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What about the Human Rights Act 1998?

What about the Human Rights Act 1998?

Irina M

09/01/2020

In every year of my law degree I have studied the Human Rights Act 1998. I looked at its impact on the doctrine of parliamentary supremacy in public law in my first year. I have come across the Human Rights Act 1998 when studying defamation and negligence in tort law in my second year and now, in my third year, I'm looking at it in detail in my human rights law module. In this entry, I will look at some of the elements of the HRA that make it unique and innovative in our system.

Broadly speaking, the Human Rights Act 1998 was designed to incorporate the rights contained in the European Convention on Human Rights into the UK legal system. The European Convention on Human Rights is an international treaty and in the UK’s dualist system, international treaties such as the European Convention on Human Rights are given legal effect in the domestic legal order via an Act of Parliament. The Human Rights Act 1998 does not create substantive rights itself, but rather it brings home Convention rights. The Act contains two sections which, in my view, are particularly innovative.

Section 2 creates a unique relationship between UK courts and the European Court of Human Rights. It provides that domestic courts must take into account the jurisprudence of the Strasbourg court. The nature of this obligation is key: domestic courts are not bound by judgments of the Strasbourg Court but must simply take its decisions into account.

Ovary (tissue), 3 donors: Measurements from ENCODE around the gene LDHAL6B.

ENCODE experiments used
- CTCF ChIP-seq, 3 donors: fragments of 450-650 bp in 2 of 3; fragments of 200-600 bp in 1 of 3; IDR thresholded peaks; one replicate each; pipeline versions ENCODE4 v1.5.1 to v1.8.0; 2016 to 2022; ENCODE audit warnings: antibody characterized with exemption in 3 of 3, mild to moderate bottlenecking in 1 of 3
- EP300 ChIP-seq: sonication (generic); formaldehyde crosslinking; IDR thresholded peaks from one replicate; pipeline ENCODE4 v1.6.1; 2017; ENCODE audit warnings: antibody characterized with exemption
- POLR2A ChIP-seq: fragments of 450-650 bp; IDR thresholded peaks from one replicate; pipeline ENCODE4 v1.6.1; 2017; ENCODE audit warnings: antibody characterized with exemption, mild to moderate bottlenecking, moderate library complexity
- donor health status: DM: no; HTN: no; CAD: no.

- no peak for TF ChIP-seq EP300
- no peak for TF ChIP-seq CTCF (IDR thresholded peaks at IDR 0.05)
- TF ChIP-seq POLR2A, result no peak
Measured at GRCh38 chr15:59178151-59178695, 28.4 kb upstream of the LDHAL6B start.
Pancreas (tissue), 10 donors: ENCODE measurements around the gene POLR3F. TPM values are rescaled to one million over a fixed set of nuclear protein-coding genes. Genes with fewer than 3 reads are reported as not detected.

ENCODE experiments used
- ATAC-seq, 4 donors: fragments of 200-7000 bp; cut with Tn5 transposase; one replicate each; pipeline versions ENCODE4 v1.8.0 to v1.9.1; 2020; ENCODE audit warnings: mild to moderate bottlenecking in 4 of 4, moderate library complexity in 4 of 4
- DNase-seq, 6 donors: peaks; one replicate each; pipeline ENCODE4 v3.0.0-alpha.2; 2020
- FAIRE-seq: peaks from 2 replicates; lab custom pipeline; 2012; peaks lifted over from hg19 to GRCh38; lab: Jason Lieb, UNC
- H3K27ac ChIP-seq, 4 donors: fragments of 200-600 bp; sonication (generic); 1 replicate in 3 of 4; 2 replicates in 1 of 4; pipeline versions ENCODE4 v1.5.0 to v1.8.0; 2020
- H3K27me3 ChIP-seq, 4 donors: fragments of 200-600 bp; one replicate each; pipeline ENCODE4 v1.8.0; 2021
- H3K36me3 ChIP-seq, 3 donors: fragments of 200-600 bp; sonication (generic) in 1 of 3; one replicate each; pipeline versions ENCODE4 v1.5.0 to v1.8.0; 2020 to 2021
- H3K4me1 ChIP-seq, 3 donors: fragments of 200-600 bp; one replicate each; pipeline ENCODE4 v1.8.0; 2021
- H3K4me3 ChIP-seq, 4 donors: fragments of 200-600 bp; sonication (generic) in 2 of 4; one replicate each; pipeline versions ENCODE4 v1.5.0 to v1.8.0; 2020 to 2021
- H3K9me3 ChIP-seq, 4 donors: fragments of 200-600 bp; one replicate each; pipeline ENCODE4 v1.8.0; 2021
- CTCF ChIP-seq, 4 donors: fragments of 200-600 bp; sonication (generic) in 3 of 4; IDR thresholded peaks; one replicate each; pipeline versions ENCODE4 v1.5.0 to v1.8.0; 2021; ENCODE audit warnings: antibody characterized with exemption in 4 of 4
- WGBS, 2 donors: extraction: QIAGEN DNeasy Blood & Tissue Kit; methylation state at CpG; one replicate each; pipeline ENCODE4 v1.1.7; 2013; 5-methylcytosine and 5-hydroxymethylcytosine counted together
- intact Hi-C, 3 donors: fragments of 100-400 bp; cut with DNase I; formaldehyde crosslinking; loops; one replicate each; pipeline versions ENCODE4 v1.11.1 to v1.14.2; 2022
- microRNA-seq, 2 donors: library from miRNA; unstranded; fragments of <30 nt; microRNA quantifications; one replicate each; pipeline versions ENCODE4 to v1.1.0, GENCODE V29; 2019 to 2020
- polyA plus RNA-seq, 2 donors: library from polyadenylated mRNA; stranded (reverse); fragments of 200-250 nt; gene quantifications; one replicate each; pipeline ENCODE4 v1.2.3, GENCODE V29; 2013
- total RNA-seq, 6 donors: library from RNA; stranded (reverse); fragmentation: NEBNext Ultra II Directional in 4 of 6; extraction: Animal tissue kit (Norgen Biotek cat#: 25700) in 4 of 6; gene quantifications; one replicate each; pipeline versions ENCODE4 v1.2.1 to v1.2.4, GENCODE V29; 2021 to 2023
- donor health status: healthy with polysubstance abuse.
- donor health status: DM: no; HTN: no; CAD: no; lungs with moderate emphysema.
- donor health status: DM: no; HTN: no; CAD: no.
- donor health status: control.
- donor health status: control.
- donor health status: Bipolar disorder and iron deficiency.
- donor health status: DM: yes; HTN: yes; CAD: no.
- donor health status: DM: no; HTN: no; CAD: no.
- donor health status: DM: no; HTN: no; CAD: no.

Section 3 creates an interpretative obligation whereby UK courts must interpret domestic legislation in a way that is compatible with Convention rights in so far as it is possible to do so. The provision does not require judges to apply an artificial interpretation of domestic legislation. If an interpretation that makes legislation compatible with Convention rights is not possible, the court may make a declaration of incompatibility in accordance with section 4.

However, this can be controversial and courts are not readily prepared to take this step. A declaration of incompatibility creates tension between the judiciary and the legislature because existing legislation (which is a result of Parliament exercising its duties of creating the law) is deemed to conflict with human rights. It can also create tension between the executive and the judiciary because once a declaration of incompatibility is issued, a fast-tracked procedure is available under section 10 whereby the government can amend the law to make it compatible. This seems to supress the prerogative of the legislature to make and unmake the law.

One of the major achievements of the Human Rights Act 1998 was to create a rights culture in the UK. Prior to the Act, rights were defined negatively – individuals were allowed to do anything that was not prohibited by law – but the Human Rights Act brings into force rights that are set out positively and can be used as aggressive tools to challenge state power.

It is clear from looking at these two sections that the Act creates new obligations for UK courts and it impacts the relationship between the judiciary, legislative and executive. Given that the obligation to comply with human rights now permeates so many aspects of domestic law, the Human Rights Act 1998 could convincingly be deemed one of the most important pieces of legislation in the UK legal system.